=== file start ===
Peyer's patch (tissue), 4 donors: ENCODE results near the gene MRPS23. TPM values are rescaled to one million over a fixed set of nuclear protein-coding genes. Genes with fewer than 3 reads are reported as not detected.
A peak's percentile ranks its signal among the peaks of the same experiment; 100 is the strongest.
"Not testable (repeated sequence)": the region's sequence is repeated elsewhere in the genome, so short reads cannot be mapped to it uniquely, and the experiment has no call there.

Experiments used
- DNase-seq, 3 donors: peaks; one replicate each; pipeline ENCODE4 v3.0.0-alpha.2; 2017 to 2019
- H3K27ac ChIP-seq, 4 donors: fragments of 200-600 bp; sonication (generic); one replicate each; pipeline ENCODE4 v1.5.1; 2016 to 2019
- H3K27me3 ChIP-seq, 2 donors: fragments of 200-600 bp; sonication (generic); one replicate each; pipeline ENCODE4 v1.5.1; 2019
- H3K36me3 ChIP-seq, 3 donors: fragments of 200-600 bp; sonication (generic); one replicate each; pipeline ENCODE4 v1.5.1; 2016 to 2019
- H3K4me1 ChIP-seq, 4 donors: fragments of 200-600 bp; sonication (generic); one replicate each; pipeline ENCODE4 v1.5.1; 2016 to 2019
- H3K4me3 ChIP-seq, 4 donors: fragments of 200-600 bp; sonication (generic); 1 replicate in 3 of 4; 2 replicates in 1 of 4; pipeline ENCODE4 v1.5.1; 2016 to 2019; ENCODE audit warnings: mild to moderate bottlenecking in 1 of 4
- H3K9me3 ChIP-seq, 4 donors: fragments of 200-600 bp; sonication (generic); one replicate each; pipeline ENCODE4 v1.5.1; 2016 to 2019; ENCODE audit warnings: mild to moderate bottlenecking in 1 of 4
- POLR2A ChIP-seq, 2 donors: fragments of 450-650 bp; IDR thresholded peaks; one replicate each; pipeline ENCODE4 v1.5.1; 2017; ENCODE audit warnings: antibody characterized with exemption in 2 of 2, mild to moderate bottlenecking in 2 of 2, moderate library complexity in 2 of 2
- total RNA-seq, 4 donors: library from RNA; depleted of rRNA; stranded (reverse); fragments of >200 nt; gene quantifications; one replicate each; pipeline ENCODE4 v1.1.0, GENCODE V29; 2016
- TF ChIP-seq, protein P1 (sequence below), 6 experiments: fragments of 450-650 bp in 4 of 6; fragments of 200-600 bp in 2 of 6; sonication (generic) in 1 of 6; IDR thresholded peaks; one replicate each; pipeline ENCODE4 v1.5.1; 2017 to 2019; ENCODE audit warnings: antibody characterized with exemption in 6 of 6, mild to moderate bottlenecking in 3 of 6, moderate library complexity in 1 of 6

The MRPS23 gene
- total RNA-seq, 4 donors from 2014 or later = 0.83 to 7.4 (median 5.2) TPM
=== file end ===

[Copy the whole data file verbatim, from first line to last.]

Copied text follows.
Peyer's patch (tissue), 4 donors: ENCODE results near the gene MRPS23. TPM values are rescaled to one million over a fixed set of nuclear protein-coding genes. Genes with fewer than 3 reads are reported as not detected.
A peak's percentile ranks its signal among the peaks of the same experiment; 100 is the strongest.
"Not testable (repeated sequence)": the region's sequence is repeated elsewhere in the genome, so short reads cannot be mapped to it uniquely, and the experiment has no call there.

Experiments used
- DNase-seq, 3 donors: peaks; one replicate each; pipeline ENCODE4 v3.0.0-alpha.2; 2017 to 2019
- H3K27ac ChIP-seq, 4 donors: fragments of 200-600 bp; sonication (generic); one replicate each; pipeline ENCODE4 v1.5.1; 2016 to 2019
- H3K27me3 ChIP-seq, 2 donors: fragments of 200-600 bp; sonication (generic); one replicate each; pipeline ENCODE4 v1.5.1; 2019
- H3K36me3 ChIP-seq, 3 donors: fragments of 200-600 bp; sonication (generic); one replicate each; pipeline ENCODE4 v1.5.1; 2016 to 2019
- H3K4me1 ChIP-seq, 4 donors: fragments of 200-600 bp; sonication (generic); one replicate each; pipeline ENCODE4 v1.5.1; 2016 to 2019
- H3K4me3 ChIP-seq, 4 donors: fragments of 200-600 bp; sonication (generic); 1 replicate in 3 of 4; 2 replicates in 1 of 4; pipeline ENCODE4 v1.5.1; 2016 to 2019; ENCODE audit warnings: mild to moderate bottlenecking in 1 of 4
- H3K9me3 ChIP-seq, 4 donors: fragments of 200-600 bp; sonication (generic); one replicate each; pipeline ENCODE4 v1.5.1; 2016 to 2019; ENCODE audit warnings: mild to moderate bottlenecking in 1 of 4
- POLR2A ChIP-seq, 2 donors: fragments of 450-650 bp; IDR thresholded peaks; one replicate each; pipeline ENCODE4 v1.5.1; 2017; ENCODE audit warnings: antibody characterized with exemption in 2 of 2, mild to moderate bottlenecking in 2 of 2, moderate library complexity in 2 of 2
- total RNA-seq, 4 donors: library from RNA; depleted of rRNA; stranded (reverse); fragments of >200 nt; gene quantifications; one replicate each; pipeline ENCODE4 v1.1.0, GENCODE V29; 2016
- TF ChIP-seq, protein P1 (sequence below), 6 experiments: fragments of 450-650 bp in 4 of 6; fragments of 200-600 bp in 2 of 6; sonication (generic) in 1 of 6; IDR thresholded peaks; one replicate each; pipeline ENCODE4 v1.5.1; 2017 to 2019; ENCODE audit warnings: antibody characterized with exemption in 6 of 6, mild to moderate bottlenecking in 3 of 6, moderate library complexity in 1 of 6

The MRPS23 gene
- total RNA-seq, 4 donors from 2014 or later = 0.83 to 7.4 (median 5.2) TPM